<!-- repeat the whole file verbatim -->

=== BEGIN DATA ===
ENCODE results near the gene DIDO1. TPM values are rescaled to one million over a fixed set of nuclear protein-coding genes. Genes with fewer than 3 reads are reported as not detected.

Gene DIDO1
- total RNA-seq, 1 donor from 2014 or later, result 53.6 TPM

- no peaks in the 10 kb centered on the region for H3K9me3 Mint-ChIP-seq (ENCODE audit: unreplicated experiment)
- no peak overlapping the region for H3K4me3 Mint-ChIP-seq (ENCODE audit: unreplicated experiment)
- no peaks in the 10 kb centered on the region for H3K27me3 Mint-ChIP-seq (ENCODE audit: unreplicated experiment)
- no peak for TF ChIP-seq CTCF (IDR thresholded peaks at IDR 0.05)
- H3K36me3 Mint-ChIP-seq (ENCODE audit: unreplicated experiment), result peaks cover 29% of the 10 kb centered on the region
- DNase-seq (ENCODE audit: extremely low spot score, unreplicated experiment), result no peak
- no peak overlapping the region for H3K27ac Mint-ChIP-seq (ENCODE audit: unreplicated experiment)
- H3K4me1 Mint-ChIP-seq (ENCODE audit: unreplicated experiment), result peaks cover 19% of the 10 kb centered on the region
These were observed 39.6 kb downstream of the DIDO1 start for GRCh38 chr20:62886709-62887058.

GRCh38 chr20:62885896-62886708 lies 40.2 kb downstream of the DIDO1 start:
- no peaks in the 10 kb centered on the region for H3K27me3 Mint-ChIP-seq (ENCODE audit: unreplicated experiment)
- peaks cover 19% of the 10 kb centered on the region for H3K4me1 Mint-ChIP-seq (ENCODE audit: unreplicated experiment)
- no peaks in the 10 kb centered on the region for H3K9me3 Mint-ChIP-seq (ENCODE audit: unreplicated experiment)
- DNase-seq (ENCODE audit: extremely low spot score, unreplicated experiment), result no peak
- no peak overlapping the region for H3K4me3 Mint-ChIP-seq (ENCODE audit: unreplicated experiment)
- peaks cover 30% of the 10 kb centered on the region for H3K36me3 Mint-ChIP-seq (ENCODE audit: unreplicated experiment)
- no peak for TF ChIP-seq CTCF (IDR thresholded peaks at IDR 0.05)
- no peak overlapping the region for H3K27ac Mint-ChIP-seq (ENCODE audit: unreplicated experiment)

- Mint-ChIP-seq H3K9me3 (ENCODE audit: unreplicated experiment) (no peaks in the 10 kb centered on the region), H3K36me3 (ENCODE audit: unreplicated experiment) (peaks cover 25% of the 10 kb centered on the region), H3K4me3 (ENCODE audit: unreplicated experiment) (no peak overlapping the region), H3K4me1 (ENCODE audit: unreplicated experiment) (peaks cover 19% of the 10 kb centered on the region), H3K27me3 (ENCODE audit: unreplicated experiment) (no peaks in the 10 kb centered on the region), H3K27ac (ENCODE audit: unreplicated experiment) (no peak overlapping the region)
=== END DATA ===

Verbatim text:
ENCODE results near the gene DIDO1. TPM values are rescaled to one million over a fixed set of nuclear protein-coding genes. Genes with fewer than 3 reads are reported as not detected.

Gene DIDO1
- total RNA-seq, 1 donor from 2014 or later, result 53.6 TPM

- no peaks in the 10 kb centered on the region for H3K9me3 Mint-ChIP-seq (ENCODE audit: unreplicated experiment)
- no peak overlapping the region for H3K4me3 Mint-ChIP-seq (ENCODE audit: unreplicated experiment)
- no peaks in the 10 kb centered on the region for H3K27me3 Mint-ChIP-seq (ENCODE audit: unreplicated experiment)
- no peak for TF ChIP-seq CTCF (IDR thresholded peaks at IDR 0.05)
- H3K36me3 Mint-ChIP-seq (ENCODE audit: unreplicated experiment), result peaks cover 29% of the 10 kb centered on the region
- DNase-seq (ENCODE audit: extremely low spot score, unreplicated experiment), result no peak
- no peak overlapping the region for H3K27ac Mint-ChIP-seq (ENCODE audit: unreplicated experiment)
- H3K4me1 Mint-ChIP-seq (ENCODE audit: unreplicated experiment), result peaks cover 19% of the 10 kb centered on the region
These were observed 39.6 kb downstream of the DIDO1 start for GRCh38 chr20:62886709-62887058.

GRCh38 chr20:62885896-62886708 lies 40.2 kb downstream of the DIDO1 start:
- no peaks in the 10 kb centered on the region for H3K27me3 Mint-ChIP-seq (ENCODE audit: unreplicated experiment)
- peaks cover 19% of the 10 kb centered on the region for H3K4me1 Mint-ChIP-seq (ENCODE audit: unreplicated experiment)
- no peaks in the 10 kb centered on the region for H3K9me3 Mint-ChIP-seq (ENCODE audit: unreplicated experiment)
- DNase-seq (ENCODE audit: extremely low spot score, unreplicated experiment), result no peak
- no peak overlapping the region for H3K4me3 Mint-ChIP-seq (ENCODE audit: unreplicated experiment)
- peaks cover 30% of the 10 kb centered on the region for H3K36me3 Mint-ChIP-seq (ENCODE audit: unreplicated experiment)
- no peak for TF ChIP-seq CTCF (IDR thresholded peaks at IDR 0.05)
- no peak overlapping the region for H3K27ac Mint-ChIP-seq (ENCODE audit: unreplicated experiment)

- Mint-ChIP-seq H3K9me3 (ENCODE audit: unreplicated experiment) (no peaks in the 10 kb centered on the region), H3K36me3 (ENCODE audit: unreplicated experiment) (peaks cover 25% of the 10 kb centered on the region), H3K4me3 (ENCODE audit: unreplicated experiment) (no peak overlapping the region), H3K4me1 (ENCODE audit: unreplicated experiment) (peaks cover 19% of the 10 kb centered on the region), H3K27me3 (ENCODE audit: unreplicated experiment) (no peaks in the 10 kb centered on the region), H3K27ac (ENCODE audit: unreplicated experiment) (no peak overlapping the region)